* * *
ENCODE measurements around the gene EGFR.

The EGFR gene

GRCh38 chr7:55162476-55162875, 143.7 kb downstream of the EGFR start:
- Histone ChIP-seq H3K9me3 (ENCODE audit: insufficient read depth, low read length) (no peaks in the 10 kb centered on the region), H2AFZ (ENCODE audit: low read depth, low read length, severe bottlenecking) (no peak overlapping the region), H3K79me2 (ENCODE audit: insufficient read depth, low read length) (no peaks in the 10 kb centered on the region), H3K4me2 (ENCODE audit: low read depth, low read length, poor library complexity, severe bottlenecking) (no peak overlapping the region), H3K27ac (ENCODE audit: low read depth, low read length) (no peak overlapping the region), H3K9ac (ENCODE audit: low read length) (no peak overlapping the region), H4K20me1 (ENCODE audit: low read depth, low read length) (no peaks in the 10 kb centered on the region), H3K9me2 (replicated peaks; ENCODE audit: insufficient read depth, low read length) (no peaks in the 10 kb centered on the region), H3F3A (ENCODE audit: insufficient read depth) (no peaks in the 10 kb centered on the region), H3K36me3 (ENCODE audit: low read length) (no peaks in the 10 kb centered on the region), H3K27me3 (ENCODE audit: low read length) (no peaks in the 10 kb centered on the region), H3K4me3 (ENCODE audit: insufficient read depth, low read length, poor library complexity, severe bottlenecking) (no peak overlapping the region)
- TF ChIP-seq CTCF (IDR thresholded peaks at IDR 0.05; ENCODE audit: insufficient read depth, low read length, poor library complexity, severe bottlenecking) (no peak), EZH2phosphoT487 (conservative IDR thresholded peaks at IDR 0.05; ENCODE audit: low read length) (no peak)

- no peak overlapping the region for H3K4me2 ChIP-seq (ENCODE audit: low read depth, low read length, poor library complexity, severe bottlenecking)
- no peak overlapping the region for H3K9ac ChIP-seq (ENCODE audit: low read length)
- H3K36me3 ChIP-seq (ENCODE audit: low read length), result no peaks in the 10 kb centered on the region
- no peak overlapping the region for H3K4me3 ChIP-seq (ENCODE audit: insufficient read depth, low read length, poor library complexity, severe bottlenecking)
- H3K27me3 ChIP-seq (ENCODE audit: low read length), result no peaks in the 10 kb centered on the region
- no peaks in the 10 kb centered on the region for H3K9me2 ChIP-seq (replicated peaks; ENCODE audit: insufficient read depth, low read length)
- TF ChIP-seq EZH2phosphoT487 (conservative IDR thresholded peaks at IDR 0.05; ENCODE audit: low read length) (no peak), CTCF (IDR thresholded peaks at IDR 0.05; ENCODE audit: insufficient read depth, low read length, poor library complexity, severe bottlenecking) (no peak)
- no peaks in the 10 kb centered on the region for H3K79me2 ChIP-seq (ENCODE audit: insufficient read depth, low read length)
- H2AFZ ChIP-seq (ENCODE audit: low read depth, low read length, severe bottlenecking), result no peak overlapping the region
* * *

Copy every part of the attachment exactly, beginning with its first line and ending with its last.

ENCODE measurements around the gene EGFR.

The EGFR gene

GRCh38 chr7:55162476-55162875, 143.7 kb downstream of the EGFR start:
- Histone ChIP-seq H3K9me3 (ENCODE audit: insufficient read depth, low read length) (no peaks in the 10 kb centered on the region), H2AFZ (ENCODE audit: low read depth, low read length, severe bottlenecking) (no peak overlapping the region), H3K79me2 (ENCODE audit: insufficient read depth, low read length) (no peaks in the 10 kb centered on the region), H3K4me2 (ENCODE audit: low read depth, low read length, poor library complexity, severe bottlenecking) (no peak overlapping the region), H3K27ac (ENCODE audit: low read depth, low read length) (no peak overlapping the region), H3K9ac (ENCODE audit: low read length) (no peak overlapping the region), H4K20me1 (ENCODE audit: low read depth, low read length) (no peaks in the 10 kb centered on the region), H3K9me2 (replicated peaks; ENCODE audit: insufficient read depth, low read length) (no peaks in the 10 kb centered on the region), H3F3A (ENCODE audit: insufficient read depth) (no peaks in the 10 kb centered on the region), H3K36me3 (ENCODE audit: low read length) (no peaks in the 10 kb centered on the region), H3K27me3 (ENCODE audit: low read length) (no peaks in the 10 kb centered on the region), H3K4me3 (ENCODE audit: insufficient read depth, low read length, poor library complexity, severe bottlenecking) (no peak overlapping the region)
- TF ChIP-seq CTCF (IDR thresholded peaks at IDR 0.05; ENCODE audit: insufficient read depth, low read length, poor library complexity, severe bottlenecking) (no peak), EZH2phosphoT487 (conservative IDR thresholded peaks at IDR 0.05; ENCODE audit: low read length) (no peak)

- no peak overlapping the region for H3K4me2 ChIP-seq (ENCODE audit: low read depth, low read length, poor library complexity, severe bottlenecking)
- no peak overlapping the region for H3K9ac ChIP-seq (ENCODE audit: low read length)
- H3K36me3 ChIP-seq (ENCODE audit: low read length), result no peaks in the 10 kb centered on the region
- no peak overlapping the region for H3K4me3 ChIP-seq (ENCODE audit: insufficient read depth, low read length, poor library complexity, severe bottlenecking)
- H3K27me3 ChIP-seq (ENCODE audit: low read length), result no peaks in the 10 kb centered on the region
- no peaks in the 10 kb centered on the region for H3K9me2 ChIP-seq (replicated peaks; ENCODE audit: insufficient read depth, low read length)
- TF ChIP-seq EZH2phosphoT487 (conservative IDR thresholded peaks at IDR 0.05; ENCODE audit: low read length) (no peak), CTCF (IDR thresholded peaks at IDR 0.05; ENCODE audit: insufficient read depth, low read length, poor library complexity, severe bottlenecking) (no peak)
- no peaks in the 10 kb centered on the region for H3K79me2 ChIP-seq (ENCODE audit: insufficient read depth, low read length)
- H2AFZ ChIP-seq (ENCODE audit: low read depth, low read length, severe bottlenecking), result no peak overlapping the region